What reading projects did you participate in this year?
Done much rereading lately?
If your household is anything like mine, stressful days and nights of lost sleep are ceding to relief after the U.S. election result was finally announced. We celebrated with whoopie pies (a Pennsylvania specialty) and Prosecco.
And look: I happened to pass 270 yesterday as well!
I’d taken part in the Six Degrees of Separation meme every month since February, but this time I had no inspiration. I was going to start with these two apple covers…
…but that’s as far as I got. Never mind! I’ll be back next month, when we all start with the YA classic Are You There God? It’s Me, Margaret by Judy Blume.
Instead, I’m catching up with this past week’s Nonfiction November prompt: Your Year in Nonfiction. It was hosted by Leann of Shelf Aware.
What topics have been prominent in your year’s nonfiction reading?
I’ve read a lot of nature and popular science, probably more than in an average year. Greenery by Tim Dee has been an overall highlight. I managed to read 12 books from the Wainwright Prize longlists, and I’m currently reading four books of nature-themed essays or journals. Thoughtful as well as consoling.
The popular science material has focused on environmentalism and current events, which has inevitably involved politics and long-term planning (Annabel called this category “The State We’re In”): e.g. Losing Eden, Footprints, The Good Ancestor, and Notes from an Apocalypse.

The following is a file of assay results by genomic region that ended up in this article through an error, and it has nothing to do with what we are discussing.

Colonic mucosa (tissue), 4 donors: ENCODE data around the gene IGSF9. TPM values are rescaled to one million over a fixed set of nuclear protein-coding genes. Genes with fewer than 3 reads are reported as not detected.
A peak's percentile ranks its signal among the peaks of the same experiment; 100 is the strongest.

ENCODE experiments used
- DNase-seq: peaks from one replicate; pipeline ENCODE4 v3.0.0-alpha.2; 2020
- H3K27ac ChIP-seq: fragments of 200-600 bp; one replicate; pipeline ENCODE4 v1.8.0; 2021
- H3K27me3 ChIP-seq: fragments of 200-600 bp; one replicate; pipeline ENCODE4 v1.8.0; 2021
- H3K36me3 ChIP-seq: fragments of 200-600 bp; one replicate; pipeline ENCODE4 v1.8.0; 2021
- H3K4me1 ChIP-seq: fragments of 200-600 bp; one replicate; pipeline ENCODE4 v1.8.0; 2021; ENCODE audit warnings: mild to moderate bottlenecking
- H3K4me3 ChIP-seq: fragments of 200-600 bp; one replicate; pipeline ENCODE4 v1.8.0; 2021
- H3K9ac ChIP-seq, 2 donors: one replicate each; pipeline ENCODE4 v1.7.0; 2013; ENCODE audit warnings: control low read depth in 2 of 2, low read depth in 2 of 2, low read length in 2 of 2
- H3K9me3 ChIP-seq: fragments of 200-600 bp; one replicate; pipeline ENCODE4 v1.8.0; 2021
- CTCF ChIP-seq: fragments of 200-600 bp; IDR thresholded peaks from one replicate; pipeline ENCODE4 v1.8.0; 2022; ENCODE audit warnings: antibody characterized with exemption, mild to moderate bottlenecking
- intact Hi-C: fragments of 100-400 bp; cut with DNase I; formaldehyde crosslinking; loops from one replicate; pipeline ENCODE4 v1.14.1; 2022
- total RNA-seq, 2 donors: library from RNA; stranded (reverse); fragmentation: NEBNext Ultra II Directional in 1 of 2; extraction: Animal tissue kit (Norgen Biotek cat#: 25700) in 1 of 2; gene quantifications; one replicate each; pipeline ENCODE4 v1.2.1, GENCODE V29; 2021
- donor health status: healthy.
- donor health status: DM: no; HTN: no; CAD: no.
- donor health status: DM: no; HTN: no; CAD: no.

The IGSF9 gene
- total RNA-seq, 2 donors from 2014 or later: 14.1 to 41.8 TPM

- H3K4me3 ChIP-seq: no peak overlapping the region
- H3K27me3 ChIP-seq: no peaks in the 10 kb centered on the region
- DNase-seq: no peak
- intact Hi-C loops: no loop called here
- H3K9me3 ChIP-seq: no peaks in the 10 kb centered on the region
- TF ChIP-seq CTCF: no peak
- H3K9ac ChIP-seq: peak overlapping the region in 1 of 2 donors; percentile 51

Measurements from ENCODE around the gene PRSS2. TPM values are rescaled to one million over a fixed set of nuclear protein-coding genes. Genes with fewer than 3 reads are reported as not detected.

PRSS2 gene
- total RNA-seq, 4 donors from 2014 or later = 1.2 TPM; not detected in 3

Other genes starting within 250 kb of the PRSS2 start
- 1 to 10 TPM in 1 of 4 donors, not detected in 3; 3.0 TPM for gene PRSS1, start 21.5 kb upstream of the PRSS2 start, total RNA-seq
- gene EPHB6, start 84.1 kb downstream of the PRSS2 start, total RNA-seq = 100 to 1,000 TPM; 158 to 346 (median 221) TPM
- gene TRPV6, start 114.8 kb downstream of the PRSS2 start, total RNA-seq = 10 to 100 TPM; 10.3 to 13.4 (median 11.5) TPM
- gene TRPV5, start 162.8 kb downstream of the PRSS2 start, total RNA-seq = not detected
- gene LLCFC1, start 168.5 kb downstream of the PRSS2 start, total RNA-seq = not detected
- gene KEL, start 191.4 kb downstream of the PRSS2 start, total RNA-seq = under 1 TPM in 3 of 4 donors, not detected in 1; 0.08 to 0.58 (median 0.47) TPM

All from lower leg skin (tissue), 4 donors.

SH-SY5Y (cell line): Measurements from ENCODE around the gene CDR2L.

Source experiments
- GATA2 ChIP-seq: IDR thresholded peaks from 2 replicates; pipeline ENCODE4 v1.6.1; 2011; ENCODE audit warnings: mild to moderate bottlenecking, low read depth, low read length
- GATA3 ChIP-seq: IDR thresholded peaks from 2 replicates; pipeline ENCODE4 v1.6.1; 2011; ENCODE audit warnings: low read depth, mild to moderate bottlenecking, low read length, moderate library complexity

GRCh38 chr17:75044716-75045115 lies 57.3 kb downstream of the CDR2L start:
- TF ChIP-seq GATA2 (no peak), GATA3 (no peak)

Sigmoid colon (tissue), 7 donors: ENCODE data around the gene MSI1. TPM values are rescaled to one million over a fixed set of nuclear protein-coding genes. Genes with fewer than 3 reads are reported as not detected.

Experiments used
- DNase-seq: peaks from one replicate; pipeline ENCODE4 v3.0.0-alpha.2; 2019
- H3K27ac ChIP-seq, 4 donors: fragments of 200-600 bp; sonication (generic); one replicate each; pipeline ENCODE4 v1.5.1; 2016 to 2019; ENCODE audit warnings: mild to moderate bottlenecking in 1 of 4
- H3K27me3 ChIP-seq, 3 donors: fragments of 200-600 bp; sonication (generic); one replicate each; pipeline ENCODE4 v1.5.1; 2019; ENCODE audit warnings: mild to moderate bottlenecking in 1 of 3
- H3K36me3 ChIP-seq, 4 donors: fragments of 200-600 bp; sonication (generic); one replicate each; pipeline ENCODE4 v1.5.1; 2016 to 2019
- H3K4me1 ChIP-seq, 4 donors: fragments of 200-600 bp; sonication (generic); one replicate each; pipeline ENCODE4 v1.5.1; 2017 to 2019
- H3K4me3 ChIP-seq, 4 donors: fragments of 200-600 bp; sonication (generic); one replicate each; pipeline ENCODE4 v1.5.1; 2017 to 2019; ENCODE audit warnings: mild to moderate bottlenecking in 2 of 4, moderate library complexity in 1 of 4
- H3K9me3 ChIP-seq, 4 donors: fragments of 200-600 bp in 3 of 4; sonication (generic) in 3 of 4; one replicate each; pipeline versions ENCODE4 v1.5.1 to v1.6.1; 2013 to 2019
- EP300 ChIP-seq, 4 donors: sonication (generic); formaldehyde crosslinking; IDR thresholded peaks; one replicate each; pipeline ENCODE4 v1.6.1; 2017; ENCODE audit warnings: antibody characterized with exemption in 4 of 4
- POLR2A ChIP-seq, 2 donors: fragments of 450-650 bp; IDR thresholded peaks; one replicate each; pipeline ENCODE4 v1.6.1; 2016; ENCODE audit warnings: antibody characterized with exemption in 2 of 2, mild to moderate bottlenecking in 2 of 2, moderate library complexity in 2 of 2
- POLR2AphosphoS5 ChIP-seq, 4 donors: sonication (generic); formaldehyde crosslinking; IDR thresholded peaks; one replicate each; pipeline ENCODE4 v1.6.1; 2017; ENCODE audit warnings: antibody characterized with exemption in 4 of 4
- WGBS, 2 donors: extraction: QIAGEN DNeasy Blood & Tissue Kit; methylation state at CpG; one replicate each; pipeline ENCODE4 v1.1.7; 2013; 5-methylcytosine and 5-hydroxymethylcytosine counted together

Thanks to the food and drink theme I set for my 20 Books of Summer, I read a number of foodie memoirs. The best one was Heat by Bill Buford, but I also really enjoyed Kitchen Confidential by Anthony Bourdain and My Berlin Kitchen by Luisa Weiss.
Since the Wellcome Book Prize didn’t run this year, I’ve read fewer health-related books, although I did specially read Not the Wellcome Prize shortlistee The Remarkable Life of the Skin by Monty Lyman, and Dear Life by Rachel Clarke, a palliative care doctor, has been one of my overall best nonfiction reads of the year.
Not very well represented in my nonfiction reading this year were biographies and travel books. I can struggle with the depth and dryness of some books from these genres, but I’d like to find some readable options to get stuck into next year.
What are your favorite nonfiction books you’ve read so far?
I’m a huge memoir junkie. Some of the most memorable ones this year have been Winter Journal by Paul Auster, Traveling Mercies by Anne Lamott (a reread), and A Three Dog Life by Abigail Thomas (another reread).
An incidental theme in the life writing I’ve read in 2020 is childhood (Childhood by Tove Ditlevsen, Cider with Rosie by Laurie Lee, Oleander, Jacaranda by Penelope Lively, Period Piece by Gwen Raverat); I hope to continue reading around this topic next year.
What books have you recommended the most to others?
I’ve mentioned the Clarke (above) in any discussions of books about illness and death.
I recommended the memoir Are You Somebody? by Nuala O’Faolain more than once following Reading Ireland Month.
Entangled Life, Merlin Sheldrake’s enthusiastic book about fungi, is one I can imagine suggesting to readers who don’t often pick up nonfiction.
And Signs of Life by Dr. Stephen Fabes has generated a fair bit of interest among my Goodreads friends.
How has your nonfiction reading been going this year?